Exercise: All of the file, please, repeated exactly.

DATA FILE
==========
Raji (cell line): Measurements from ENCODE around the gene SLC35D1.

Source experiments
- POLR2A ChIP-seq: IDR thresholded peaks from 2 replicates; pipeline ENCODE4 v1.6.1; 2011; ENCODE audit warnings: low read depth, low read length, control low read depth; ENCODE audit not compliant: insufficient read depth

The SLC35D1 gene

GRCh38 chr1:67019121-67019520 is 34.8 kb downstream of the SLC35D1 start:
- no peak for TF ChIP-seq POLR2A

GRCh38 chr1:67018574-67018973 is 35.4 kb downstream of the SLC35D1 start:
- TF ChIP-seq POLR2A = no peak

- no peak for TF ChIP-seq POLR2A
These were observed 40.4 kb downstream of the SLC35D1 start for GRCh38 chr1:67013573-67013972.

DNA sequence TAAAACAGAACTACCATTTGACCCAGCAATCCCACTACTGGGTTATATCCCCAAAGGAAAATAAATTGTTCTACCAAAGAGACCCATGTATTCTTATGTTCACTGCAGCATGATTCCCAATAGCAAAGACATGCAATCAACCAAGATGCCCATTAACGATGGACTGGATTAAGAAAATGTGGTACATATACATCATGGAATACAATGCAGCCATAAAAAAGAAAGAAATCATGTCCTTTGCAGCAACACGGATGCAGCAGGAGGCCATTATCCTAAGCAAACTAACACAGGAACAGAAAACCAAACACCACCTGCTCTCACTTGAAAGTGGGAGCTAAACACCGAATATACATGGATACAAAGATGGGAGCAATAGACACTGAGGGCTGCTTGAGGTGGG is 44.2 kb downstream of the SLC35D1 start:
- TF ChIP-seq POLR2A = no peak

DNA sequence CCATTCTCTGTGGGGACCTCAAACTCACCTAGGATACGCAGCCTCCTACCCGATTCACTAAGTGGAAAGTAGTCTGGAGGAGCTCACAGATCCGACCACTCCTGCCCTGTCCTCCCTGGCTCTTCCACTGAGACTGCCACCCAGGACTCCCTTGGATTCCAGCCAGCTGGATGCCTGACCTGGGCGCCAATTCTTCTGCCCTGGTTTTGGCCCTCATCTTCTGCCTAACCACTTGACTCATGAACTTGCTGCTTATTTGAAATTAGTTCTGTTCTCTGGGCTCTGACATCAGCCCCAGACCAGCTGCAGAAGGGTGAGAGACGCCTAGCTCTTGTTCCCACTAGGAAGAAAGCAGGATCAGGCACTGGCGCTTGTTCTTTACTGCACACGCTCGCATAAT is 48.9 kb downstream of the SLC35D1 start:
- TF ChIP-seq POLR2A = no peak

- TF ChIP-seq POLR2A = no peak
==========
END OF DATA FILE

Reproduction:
Raji (cell line): Measurements from ENCODE around the gene SLC35D1.

Source experiments
- POLR2A ChIP-seq: IDR thresholded peaks from 2 replicates; pipeline ENCODE4 v1.6.1; 2011; ENCODE audit warnings: low read depth, low read length, control low read depth; ENCODE audit not compliant: insufficient read depth

The SLC35D1 gene

GRCh38 chr1:67019121-67019520 is 34.8 kb downstream of the SLC35D1 start:
- no peak for TF ChIP-seq POLR2A

GRCh38 chr1:67018574-67018973 is 35.4 kb downstream of the SLC35D1 start:
- TF ChIP-seq POLR2A = no peak

- no peak for TF ChIP-seq POLR2A
These were observed 40.4 kb downstream of the SLC35D1 start for GRCh38 chr1:67013573-67013972.

DNA sequence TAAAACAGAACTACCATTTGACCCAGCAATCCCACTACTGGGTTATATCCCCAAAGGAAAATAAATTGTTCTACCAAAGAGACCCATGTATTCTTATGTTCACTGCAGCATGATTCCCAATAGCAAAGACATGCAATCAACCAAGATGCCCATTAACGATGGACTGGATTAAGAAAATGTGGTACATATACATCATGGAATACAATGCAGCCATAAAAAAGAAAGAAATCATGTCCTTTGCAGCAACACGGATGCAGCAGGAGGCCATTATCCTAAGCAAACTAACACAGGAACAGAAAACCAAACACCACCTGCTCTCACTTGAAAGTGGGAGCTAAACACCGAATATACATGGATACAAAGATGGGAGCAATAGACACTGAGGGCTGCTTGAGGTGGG is 44.2 kb downstream of the SLC35D1 start:
- TF ChIP-seq POLR2A = no peak

DNA sequence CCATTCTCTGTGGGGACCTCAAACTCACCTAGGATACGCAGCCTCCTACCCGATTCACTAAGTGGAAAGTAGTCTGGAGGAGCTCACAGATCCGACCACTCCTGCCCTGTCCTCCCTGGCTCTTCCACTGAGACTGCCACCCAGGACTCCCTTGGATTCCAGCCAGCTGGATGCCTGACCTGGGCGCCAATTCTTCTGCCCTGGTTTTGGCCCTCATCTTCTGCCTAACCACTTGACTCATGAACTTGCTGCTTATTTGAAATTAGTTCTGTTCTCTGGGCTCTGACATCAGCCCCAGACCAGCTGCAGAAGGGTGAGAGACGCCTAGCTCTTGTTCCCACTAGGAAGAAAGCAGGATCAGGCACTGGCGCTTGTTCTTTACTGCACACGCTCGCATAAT is 48.9 kb downstream of the SLC35D1 start:
- TF ChIP-seq POLR2A = no peak

- TF ChIP-seq POLR2A = no peak